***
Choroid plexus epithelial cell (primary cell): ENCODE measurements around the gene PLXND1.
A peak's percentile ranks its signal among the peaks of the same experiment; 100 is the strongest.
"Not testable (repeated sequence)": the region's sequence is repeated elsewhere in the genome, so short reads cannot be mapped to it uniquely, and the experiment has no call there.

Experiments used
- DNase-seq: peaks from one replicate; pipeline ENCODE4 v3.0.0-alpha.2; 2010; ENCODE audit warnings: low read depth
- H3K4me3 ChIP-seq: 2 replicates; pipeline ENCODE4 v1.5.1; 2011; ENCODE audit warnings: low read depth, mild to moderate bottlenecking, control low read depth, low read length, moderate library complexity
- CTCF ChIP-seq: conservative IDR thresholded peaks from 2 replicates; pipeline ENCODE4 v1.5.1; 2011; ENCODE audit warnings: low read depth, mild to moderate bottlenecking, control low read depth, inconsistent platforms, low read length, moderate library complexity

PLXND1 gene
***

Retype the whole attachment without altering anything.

Choroid plexus epithelial cell (primary cell): ENCODE measurements around the gene PLXND1.
A peak's percentile ranks its signal among the peaks of the same experiment; 100 is the strongest.
"Not testable (repeated sequence)": the region's sequence is repeated elsewhere in the genome, so short reads cannot be mapped to it uniquely, and the experiment has no call there.

Experiments used
- DNase-seq: peaks from one replicate; pipeline ENCODE4 v3.0.0-alpha.2; 2010; ENCODE audit warnings: low read depth
- H3K4me3 ChIP-seq: 2 replicates; pipeline ENCODE4 v1.5.1; 2011; ENCODE audit warnings: low read depth, mild to moderate bottlenecking, control low read depth, low read length, moderate library complexity
- CTCF ChIP-seq: conservative IDR thresholded peaks from 2 replicates; pipeline ENCODE4 v1.5.1; 2011; ENCODE audit warnings: low read depth, mild to moderate bottlenecking, control low read depth, inconsistent platforms, low read length, moderate library complexity

PLXND1 gene